Most Expensive (and Cheapest) Audi Q7 Model Years to Maintain and Repair
It’s no surprise that luxury SUVs aren’t cheap to run. You’ll have to spend quite a lot on maintenance-related expenses to keep your ride in top shape. For instance, the average yearly maintenance cost of an Audi Q7 is around $1476, depending on the service provider.
However, it’s important to keep in mind that this is just an average across all variants and expenses vary a bit for different engine options. For example, the first-generation’s entry-level 3.6 FSI Quattro or 3.0 TFSI are a bit lighter on the pocket than their diesel counterparts, mostly due to the fact that diesel engines generally require more maintenance, and replacement parts are more expensive.
Furthermore, buying a Q7 with a bigger and more powerful mill will also increase maintenance costs. A typical example of this is the V8-powered SQ7 which is easily the most expensive ICE model to run in the lineup. Other powerful motors, such as 55 TFSI and the 50 TDI, are also not much behind when it comes to annual maintenance expenses.
But regardless of the engine you choose, maintaining your Q7 at the dealership can be very expensive. Fortunately, with a little bit of DIY knowledge, a good Audi Q7 repair manual and some elbow grease, you can do all maintenance work yourself, including changing the fluids, spark plug replacement, brake jobs, etc — a repair manual contains everything you need to take care of your SUV!
Safety, Comfort, and Towing Capability
Audi doesn’t compromise on safety, and the Q7 is no exception. Indeed, the SUV featured the latest safety systems available at the time — even the 2008 model came with stability control, anti-lock brakes, and secured five stars in frontal crash tests. And since then, the Q7’s safety prowess only improved further. For instance, the 2018 model received a five-star safety rating from the NHTSA.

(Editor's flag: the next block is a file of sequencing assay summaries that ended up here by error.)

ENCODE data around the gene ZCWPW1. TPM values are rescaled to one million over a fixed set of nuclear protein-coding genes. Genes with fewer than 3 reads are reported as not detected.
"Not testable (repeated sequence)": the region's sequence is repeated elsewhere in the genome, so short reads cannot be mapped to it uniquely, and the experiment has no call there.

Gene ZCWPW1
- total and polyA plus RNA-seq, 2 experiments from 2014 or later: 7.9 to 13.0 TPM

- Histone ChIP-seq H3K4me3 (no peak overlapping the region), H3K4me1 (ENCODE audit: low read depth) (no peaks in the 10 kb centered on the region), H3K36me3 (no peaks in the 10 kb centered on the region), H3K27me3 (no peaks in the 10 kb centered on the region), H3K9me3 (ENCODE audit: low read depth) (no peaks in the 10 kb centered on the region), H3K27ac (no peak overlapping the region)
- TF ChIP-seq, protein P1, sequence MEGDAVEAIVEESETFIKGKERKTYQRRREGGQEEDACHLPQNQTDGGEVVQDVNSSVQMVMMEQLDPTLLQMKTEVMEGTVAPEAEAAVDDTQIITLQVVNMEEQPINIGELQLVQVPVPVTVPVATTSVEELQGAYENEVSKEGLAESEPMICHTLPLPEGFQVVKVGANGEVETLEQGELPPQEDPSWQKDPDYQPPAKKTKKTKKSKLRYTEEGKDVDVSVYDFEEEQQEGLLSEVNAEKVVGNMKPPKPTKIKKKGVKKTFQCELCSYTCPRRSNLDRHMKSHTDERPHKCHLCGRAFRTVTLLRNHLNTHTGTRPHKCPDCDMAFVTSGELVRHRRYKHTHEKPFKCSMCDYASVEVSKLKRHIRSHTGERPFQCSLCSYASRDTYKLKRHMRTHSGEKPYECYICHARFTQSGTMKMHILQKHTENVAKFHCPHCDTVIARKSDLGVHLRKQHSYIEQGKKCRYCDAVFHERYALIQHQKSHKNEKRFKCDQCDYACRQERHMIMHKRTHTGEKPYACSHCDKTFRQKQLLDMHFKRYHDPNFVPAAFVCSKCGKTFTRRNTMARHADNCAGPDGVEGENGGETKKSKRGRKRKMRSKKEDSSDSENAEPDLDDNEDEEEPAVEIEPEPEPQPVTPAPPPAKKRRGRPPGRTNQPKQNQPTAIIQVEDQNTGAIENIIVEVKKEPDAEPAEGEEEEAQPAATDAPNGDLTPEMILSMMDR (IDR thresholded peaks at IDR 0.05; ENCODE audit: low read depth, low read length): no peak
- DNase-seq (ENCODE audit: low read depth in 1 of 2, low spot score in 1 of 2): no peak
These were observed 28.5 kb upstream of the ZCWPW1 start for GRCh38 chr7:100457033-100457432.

The Q7 easily lives up to its name as a luxury SUV when it comes to passenger comfort. Every ride is a joy thanks to its finely tweaked suspension and comfortable leather seats.
The Q7 is also an efficient SUV, with a spacious interior, large cargo area, and excellent towing ability. Notably, the SQ7’s V8 can tow a 5200-7,700 lbs trailer without breaking a sweat. Even the smaller 3.0-liter supercharged engine can easily hitch a small trailer weighing 4,400 pounds. You just have to ensure proper fastening of the towing hook and the line, the instructions for which are available in your Q7 owner’s manual.
Overall, the Q7 offers both luxury and practicality and is a perfect choice if you can afford it.
If you consider buying a used Audi Q7, we recommend going for the second-generation models (2015-Present). You will get almost all the latest safety and driver assistance features, higher-quality materials inside, a more spacious cabin, and more efficient engines.
Furthermore, you will save a lot on maintenance costs compared to first-generation models that have already spent more than 10-15 years on the road. However, used Q7s from the second generation will be more expensive, so make sure to plan accordingly.